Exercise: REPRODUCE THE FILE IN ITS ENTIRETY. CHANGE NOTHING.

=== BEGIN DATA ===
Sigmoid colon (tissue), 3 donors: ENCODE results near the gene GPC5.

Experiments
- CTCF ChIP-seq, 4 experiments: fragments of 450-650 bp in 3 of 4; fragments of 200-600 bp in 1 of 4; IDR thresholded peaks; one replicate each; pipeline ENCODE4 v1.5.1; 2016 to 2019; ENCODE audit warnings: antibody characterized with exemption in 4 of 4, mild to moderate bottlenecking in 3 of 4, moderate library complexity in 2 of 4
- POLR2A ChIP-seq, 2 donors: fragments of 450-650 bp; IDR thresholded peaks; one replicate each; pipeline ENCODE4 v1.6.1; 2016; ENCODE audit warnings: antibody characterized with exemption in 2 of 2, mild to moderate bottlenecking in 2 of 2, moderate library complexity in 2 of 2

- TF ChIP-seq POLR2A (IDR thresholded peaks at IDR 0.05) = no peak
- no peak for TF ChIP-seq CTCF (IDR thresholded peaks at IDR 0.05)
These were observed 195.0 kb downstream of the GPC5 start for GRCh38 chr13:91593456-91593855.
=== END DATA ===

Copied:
Sigmoid colon (tissue), 3 donors: ENCODE results near the gene GPC5.

Experiments
- CTCF ChIP-seq, 4 experiments: fragments of 450-650 bp in 3 of 4; fragments of 200-600 bp in 1 of 4; IDR thresholded peaks; one replicate each; pipeline ENCODE4 v1.5.1; 2016 to 2019; ENCODE audit warnings: antibody characterized with exemption in 4 of 4, mild to moderate bottlenecking in 3 of 4, moderate library complexity in 2 of 4
- POLR2A ChIP-seq, 2 donors: fragments of 450-650 bp; IDR thresholded peaks; one replicate each; pipeline ENCODE4 v1.6.1; 2016; ENCODE audit warnings: antibody characterized with exemption in 2 of 2, mild to moderate bottlenecking in 2 of 2, moderate library complexity in 2 of 2

- TF ChIP-seq POLR2A (IDR thresholded peaks at IDR 0.05) = no peak
- no peak for TF ChIP-seq CTCF (IDR thresholded peaks at IDR 0.05)
These were observed 195.0 kb downstream of the GPC5 start for GRCh38 chr13:91593456-91593855.